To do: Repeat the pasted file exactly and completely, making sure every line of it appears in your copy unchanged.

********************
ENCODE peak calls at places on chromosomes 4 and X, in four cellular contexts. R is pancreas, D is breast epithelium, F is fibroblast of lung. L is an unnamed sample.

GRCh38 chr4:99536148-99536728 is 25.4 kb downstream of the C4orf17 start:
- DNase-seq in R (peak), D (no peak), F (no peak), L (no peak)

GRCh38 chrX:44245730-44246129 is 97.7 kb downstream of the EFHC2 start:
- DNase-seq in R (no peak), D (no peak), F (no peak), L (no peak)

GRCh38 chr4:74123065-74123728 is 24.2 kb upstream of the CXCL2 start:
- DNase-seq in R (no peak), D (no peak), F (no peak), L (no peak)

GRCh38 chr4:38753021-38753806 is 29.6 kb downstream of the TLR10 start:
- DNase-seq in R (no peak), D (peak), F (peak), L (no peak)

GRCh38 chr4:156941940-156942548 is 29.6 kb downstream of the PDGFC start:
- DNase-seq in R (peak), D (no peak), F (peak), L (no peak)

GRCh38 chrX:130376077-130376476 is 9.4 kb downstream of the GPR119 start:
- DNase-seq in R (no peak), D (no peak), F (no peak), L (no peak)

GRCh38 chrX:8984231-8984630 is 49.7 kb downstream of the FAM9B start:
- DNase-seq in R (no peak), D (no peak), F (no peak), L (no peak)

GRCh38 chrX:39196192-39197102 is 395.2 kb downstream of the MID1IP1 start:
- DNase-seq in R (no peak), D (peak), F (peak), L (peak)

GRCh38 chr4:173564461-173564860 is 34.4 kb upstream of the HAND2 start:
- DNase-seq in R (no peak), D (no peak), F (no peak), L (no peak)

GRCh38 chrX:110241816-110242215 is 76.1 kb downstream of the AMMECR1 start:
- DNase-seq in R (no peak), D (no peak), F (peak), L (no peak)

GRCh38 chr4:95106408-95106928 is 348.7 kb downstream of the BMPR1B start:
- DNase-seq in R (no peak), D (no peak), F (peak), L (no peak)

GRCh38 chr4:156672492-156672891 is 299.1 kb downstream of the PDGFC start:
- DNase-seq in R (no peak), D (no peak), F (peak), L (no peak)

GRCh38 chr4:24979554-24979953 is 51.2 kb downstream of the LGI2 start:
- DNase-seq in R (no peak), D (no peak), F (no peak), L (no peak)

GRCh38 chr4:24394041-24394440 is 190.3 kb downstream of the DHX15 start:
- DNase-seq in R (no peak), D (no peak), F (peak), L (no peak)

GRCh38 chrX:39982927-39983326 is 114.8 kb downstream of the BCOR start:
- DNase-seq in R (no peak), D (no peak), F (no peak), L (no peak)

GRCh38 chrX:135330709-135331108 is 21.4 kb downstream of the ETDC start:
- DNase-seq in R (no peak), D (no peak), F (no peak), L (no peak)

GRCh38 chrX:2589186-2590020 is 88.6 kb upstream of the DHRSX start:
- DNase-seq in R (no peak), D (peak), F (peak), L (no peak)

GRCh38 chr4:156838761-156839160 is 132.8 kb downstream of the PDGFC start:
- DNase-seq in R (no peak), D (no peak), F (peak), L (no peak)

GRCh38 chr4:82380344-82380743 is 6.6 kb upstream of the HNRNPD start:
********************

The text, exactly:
ENCODE peak calls at places on chromosomes 4 and X, in four cellular contexts. R is pancreas, D is breast epithelium, F is fibroblast of lung. L is an unnamed sample.

GRCh38 chr4:99536148-99536728 is 25.4 kb downstream of the C4orf17 start:
- DNase-seq in R (peak), D (no peak), F (no peak), L (no peak)

GRCh38 chrX:44245730-44246129 is 97.7 kb downstream of the EFHC2 start:
- DNase-seq in R (no peak), D (no peak), F (no peak), L (no peak)

GRCh38 chr4:74123065-74123728 is 24.2 kb upstream of the CXCL2 start:
- DNase-seq in R (no peak), D (no peak), F (no peak), L (no peak)

GRCh38 chr4:38753021-38753806 is 29.6 kb downstream of the TLR10 start:
- DNase-seq in R (no peak), D (peak), F (peak), L (no peak)

GRCh38 chr4:156941940-156942548 is 29.6 kb downstream of the PDGFC start:
- DNase-seq in R (peak), D (no peak), F (peak), L (no peak)

GRCh38 chrX:130376077-130376476 is 9.4 kb downstream of the GPR119 start:
- DNase-seq in R (no peak), D (no peak), F (no peak), L (no peak)

GRCh38 chrX:8984231-8984630 is 49.7 kb downstream of the FAM9B start:
- DNase-seq in R (no peak), D (no peak), F (no peak), L (no peak)

GRCh38 chrX:39196192-39197102 is 395.2 kb downstream of the MID1IP1 start:
- DNase-seq in R (no peak), D (peak), F (peak), L (peak)

GRCh38 chr4:173564461-173564860 is 34.4 kb upstream of the HAND2 start:
- DNase-seq in R (no peak), D (no peak), F (no peak), L (no peak)

GRCh38 chrX:110241816-110242215 is 76.1 kb downstream of the AMMECR1 start:
- DNase-seq in R (no peak), D (no peak), F (peak), L (no peak)

GRCh38 chr4:95106408-95106928 is 348.7 kb downstream of the BMPR1B start:
- DNase-seq in R (no peak), D (no peak), F (peak), L (no peak)

GRCh38 chr4:156672492-156672891 is 299.1 kb downstream of the PDGFC start:
- DNase-seq in R (no peak), D (no peak), F (peak), L (no peak)

GRCh38 chr4:24979554-24979953 is 51.2 kb downstream of the LGI2 start:
- DNase-seq in R (no peak), D (no peak), F (no peak), L (no peak)

GRCh38 chr4:24394041-24394440 is 190.3 kb downstream of the DHX15 start:
- DNase-seq in R (no peak), D (no peak), F (peak), L (no peak)

GRCh38 chrX:39982927-39983326 is 114.8 kb downstream of the BCOR start:
- DNase-seq in R (no peak), D (no peak), F (no peak), L (no peak)

GRCh38 chrX:135330709-135331108 is 21.4 kb downstream of the ETDC start:
- DNase-seq in R (no peak), D (no peak), F (no peak), L (no peak)

GRCh38 chrX:2589186-2590020 is 88.6 kb upstream of the DHRSX start:
- DNase-seq in R (no peak), D (peak), F (peak), L (no peak)

GRCh38 chr4:156838761-156839160 is 132.8 kb downstream of the PDGFC start:
- DNase-seq in R (no peak), D (no peak), F (peak), L (no peak)

GRCh38 chr4:82380344-82380743 is 6.6 kb upstream of the HNRNPD start: